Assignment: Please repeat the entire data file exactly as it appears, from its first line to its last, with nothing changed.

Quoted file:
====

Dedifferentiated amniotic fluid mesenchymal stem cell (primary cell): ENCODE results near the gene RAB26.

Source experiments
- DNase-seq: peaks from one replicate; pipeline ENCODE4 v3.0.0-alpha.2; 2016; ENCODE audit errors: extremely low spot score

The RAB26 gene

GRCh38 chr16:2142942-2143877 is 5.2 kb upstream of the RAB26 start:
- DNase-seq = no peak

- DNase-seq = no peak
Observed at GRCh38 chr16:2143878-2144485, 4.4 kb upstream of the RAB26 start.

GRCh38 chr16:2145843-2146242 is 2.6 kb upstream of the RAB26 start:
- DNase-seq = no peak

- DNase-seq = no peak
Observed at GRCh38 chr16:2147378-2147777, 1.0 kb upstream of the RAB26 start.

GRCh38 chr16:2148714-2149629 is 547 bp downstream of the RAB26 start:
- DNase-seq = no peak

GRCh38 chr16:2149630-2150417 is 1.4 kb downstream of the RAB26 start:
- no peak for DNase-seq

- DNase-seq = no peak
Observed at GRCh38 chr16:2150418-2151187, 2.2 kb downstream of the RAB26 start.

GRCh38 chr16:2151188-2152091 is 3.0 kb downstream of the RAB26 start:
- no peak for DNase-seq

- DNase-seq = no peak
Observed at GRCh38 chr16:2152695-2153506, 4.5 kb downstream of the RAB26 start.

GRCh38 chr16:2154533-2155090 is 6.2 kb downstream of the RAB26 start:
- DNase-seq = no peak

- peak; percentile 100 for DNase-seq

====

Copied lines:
Dedifferentiated amniotic fluid mesenchymal stem cell (primary cell): ENCODE results near the gene RAB26.

Source experiments
- DNase-seq: peaks from one replicate; pipeline ENCODE4 v3.0.0-alpha.2; 2016; ENCODE audit errors: extremely low spot score

The RAB26 gene

GRCh38 chr16:2142942-2143877 is 5.2 kb upstream of the RAB26 start:
- DNase-seq = no peak

- DNase-seq = no peak
Observed at GRCh38 chr16:2143878-2144485, 4.4 kb upstream of the RAB26 start.

GRCh38 chr16:2145843-2146242 is 2.6 kb upstream of the RAB26 start:
- DNase-seq = no peak

- DNase-seq = no peak
Observed at GRCh38 chr16:2147378-2147777, 1.0 kb upstream of the RAB26 start.

GRCh38 chr16:2148714-2149629 is 547 bp downstream of the RAB26 start:
- DNase-seq = no peak

GRCh38 chr16:2149630-2150417 is 1.4 kb downstream of the RAB26 start:
- no peak for DNase-seq

- DNase-seq = no peak
Observed at GRCh38 chr16:2150418-2151187, 2.2 kb downstream of the RAB26 start.

GRCh38 chr16:2151188-2152091 is 3.0 kb downstream of the RAB26 start:
- no peak for DNase-seq

- DNase-seq = no peak
Observed at GRCh38 chr16:2152695-2153506, 4.5 kb downstream of the RAB26 start.

GRCh38 chr16:2154533-2155090 is 6.2 kb downstream of the RAB26 start:
- DNase-seq = no peak

- peak; percentile 100 for DNase-seq